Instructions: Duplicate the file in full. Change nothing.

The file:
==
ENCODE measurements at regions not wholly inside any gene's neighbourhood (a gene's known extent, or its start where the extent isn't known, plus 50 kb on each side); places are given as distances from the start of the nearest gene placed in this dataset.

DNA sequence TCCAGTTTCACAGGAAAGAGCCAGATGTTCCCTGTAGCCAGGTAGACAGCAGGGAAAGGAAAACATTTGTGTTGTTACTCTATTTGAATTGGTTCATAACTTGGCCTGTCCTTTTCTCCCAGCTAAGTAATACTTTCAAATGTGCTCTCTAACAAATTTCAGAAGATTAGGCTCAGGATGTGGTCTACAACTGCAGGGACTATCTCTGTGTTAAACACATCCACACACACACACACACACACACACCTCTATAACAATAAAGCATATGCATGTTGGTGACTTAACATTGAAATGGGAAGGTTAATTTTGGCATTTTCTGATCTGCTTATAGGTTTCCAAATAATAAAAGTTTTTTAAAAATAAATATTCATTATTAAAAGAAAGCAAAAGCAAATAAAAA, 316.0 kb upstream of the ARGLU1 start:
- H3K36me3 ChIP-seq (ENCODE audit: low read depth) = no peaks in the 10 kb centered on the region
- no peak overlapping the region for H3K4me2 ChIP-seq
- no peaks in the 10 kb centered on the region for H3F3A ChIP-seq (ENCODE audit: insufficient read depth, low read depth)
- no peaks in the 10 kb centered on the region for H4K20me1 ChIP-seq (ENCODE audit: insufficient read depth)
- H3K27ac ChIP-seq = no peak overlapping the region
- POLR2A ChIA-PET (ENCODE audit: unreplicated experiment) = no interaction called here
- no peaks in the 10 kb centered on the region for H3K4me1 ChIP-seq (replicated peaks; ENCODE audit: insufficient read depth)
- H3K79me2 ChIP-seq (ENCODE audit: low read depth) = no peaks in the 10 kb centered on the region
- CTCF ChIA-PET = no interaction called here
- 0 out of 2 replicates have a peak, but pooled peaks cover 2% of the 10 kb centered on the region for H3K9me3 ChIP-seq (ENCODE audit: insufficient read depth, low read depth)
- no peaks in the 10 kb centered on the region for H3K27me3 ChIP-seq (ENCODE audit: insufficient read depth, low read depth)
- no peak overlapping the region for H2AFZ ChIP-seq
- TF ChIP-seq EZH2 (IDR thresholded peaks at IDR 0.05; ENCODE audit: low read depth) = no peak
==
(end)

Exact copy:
ENCODE measurements at regions not wholly inside any gene's neighbourhood (a gene's known extent, or its start where the extent isn't known, plus 50 kb on each side); places are given as distances from the start of the nearest gene placed in this dataset.

DNA sequence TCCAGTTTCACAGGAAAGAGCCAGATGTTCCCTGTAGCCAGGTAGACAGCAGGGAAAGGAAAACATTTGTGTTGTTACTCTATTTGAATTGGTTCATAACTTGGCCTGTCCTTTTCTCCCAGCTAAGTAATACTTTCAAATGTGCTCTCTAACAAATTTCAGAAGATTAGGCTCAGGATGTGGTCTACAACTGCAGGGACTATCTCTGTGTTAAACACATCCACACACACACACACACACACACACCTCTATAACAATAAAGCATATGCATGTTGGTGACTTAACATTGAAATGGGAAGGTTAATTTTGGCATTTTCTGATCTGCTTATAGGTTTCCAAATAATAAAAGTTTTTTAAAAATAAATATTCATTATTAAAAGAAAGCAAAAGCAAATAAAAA, 316.0 kb upstream of the ARGLU1 start:
- H3K36me3 ChIP-seq (ENCODE audit: low read depth) = no peaks in the 10 kb centered on the region
- no peak overlapping the region for H3K4me2 ChIP-seq
- no peaks in the 10 kb centered on the region for H3F3A ChIP-seq (ENCODE audit: insufficient read depth, low read depth)
- no peaks in the 10 kb centered on the region for H4K20me1 ChIP-seq (ENCODE audit: insufficient read depth)
- H3K27ac ChIP-seq = no peak overlapping the region
- POLR2A ChIA-PET (ENCODE audit: unreplicated experiment) = no interaction called here
- no peaks in the 10 kb centered on the region for H3K4me1 ChIP-seq (replicated peaks; ENCODE audit: insufficient read depth)
- H3K79me2 ChIP-seq (ENCODE audit: low read depth) = no peaks in the 10 kb centered on the region
- CTCF ChIA-PET = no interaction called here
- 0 out of 2 replicates have a peak, but pooled peaks cover 2% of the 10 kb centered on the region for H3K9me3 ChIP-seq (ENCODE audit: insufficient read depth, low read depth)
- no peaks in the 10 kb centered on the region for H3K27me3 ChIP-seq (ENCODE audit: insufficient read depth, low read depth)
- no peak overlapping the region for H2AFZ ChIP-seq
- TF ChIP-seq EZH2 (IDR thresholded peaks at IDR 0.05; ENCODE audit: low read depth) = no peak